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Indigenous communities hold a huge and unique source of ecological knowledge

Indigenous communities hold a huge and unique source of ecological knowledge

A study has found that indigenous people in the rainforests of Gabon have knowledge of plant and fruit-eating animal interactions that exceeds that found in academic literature.

These preliminary results will be presented at Ecology Across Borders on 13 December by Clémentine Durand-Bessart, a PhD researcher at Biogéosciences Université de Bourgogne and Centre d’Écologie et des Sciences de la Conservation, France.

The study, which interviewed a community of indigenous people in Doussala, Gabon, found that, on average, people knew of an astonishing 732 different plant and fruit-eating animal (frugivore) interactions, with some able to identify as many as 2700 interactions. This knowledge covered 100 frugivores from elephants to bats and 286 plant species.

When comparing local knowledge with academic literature, the researchers found that 34% of interactions were known only to local people, compared to 22% of interactions which were unique to academic sources. 44% were shared between both.

Clémentine Durand-Bessart said: “Comparing knowledge from local people with academic knowledge from literature, we found that even though many interactions were known by both, local people were the most knowledgeable. In our two months of fieldwork in Doussala, we obtained as much, if not more information on the diversity of interactions between trees and fruit-eating animals than those obtained (and published) in the academic literature that required decades of work.”

The researchers found that local people even had unique insight into well-studied animals. 254 plant interactions were recorded for western gorillas. Of these, 37 were well known to local people but unknown to academic literature. Similarly, 222 interactions were recorded for forest elephants with 33 being unique to local knowledge.

Local people also added interactions involving species in the area that were not previously known to eat fruit such as forest mongoose, giant pangolin and python. Three such species, white-legged duiker, forest buffalo and Defassa’s waterbuck were captured feeding from trees by the researchers’ camera traps, validating the extensive knowledge of local people.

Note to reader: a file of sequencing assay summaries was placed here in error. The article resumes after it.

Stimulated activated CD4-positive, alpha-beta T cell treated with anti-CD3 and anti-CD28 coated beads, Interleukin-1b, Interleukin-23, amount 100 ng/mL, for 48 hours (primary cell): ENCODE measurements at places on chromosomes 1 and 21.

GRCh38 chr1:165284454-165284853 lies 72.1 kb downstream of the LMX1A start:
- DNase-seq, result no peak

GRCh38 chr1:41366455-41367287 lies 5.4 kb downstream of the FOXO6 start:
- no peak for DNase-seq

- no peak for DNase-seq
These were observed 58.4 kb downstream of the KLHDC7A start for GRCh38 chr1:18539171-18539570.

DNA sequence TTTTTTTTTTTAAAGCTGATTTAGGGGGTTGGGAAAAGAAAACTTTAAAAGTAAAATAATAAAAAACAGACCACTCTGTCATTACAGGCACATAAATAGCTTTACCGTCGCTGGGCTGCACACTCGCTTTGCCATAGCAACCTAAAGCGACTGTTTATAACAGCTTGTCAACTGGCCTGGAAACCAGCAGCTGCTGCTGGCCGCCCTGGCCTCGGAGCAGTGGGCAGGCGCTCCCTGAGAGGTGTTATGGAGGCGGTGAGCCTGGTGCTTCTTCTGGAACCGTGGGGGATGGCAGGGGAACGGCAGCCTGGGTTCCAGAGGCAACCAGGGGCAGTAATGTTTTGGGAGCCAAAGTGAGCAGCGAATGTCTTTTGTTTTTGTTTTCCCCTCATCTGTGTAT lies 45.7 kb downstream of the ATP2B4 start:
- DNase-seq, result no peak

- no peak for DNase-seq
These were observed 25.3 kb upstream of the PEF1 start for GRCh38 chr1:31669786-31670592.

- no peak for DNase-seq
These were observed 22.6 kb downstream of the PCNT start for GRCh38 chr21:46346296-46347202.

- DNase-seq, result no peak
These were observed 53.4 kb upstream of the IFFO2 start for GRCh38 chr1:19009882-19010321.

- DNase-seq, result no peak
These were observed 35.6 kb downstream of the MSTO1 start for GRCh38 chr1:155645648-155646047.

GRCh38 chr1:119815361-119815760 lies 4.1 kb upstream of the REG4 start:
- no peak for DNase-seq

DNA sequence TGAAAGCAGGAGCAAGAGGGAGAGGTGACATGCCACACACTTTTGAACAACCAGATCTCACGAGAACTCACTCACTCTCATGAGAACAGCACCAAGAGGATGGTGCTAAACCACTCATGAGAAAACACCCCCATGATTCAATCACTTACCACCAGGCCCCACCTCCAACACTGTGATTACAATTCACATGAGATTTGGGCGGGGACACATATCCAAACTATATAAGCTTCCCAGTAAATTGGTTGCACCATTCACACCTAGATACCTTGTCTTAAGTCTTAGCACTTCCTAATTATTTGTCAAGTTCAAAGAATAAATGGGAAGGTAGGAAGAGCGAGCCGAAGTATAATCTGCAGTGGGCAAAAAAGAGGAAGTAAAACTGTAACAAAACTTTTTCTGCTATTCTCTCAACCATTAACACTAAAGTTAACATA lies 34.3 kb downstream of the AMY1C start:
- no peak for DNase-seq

The results demonstrate the need for integrating local sources of knowledge, which have historically been undervalued, with academic knowledge to truly understand the complexity of ecological networks in nature. This is particularly important in remote locations, where conducting research is expensive and potentially dangerous.

Temporary camp inside crop plantation
The temporary camp insidethe crop-plantation. Villagers have to protect day and night their crops against elephants and build temporary camps.Credit: ClémentineDurand-Bessart

“An important aspect of ecological studies is to gather as much knowledge as possible to have a better view of how ecosystems work.” said Clémentine Durand-Bessart. “Our study clearly demonstrates that local ecological knowledge, which is often unique, is invaluable to understanding numerous ecological processes, particularly in remote areas. The addition of these interactions to those of the academic literature are changing what we know of tree-frugivore interactions and will ultimately help to inform how we protect these species and habitats.”

The researchers also highlight that this needs to be a collaborative relationship with local communities. Clémentine Durand-Bessart added: “It’s essential to work together so that both parties can benefit from this type of research programme. This can be done through valuing local knowledge and compiling the collected knowledge in local dialects. I also think it’s really important to share the feedback from the study to local communities who make this type of research possible.”

In the study, the researchers assembled a photographic guide of 100 frugivore species and 286 fruit-producing trees found in Gabonese forests that were known in academic literature. They then interviewed all 39 inhabitants of the village of Doussala, southwest Gabon in 2019. After indicating the species they knew in the photographic guide, the researchers asked which species of frugivore consumed which fruit-producing tree species. After analysing the information from these interviews, the researchers compared this local ecological knowledge with academic literature.

The Covid-19 pandemic restricted the researchers from returning to Gabon and conducting further interviews with other communities in the area. “A greater number of informants would give us greater scope of local ecological knowledge on frugivory interactions and a better understanding of differences in frugivory knowledge.” said Clémentine Durand-Bessart. “Next we would like to pursue this research in different communities, in different countries and add more species.”

Clémentine Durand-Bessart will present the work at Ecology Across Borders. This work is unpublished and has not been through the peer-review process yet. This conference will bring together over 1000 ecologists to discuss the most recent breakthroughs in ecology.


Main photo credit: ClémentineDurand-Bessart

About the British Ecological Society
Founded in 1913, the British Ecological Society (BES) is the oldest ecological society in the world. The BES promotes the study of ecology through its six academic journals, conferences, grants, education initiatives and policy work. The society has 7000 members from more than 120 different countries. www.britishecologicalsociety.org
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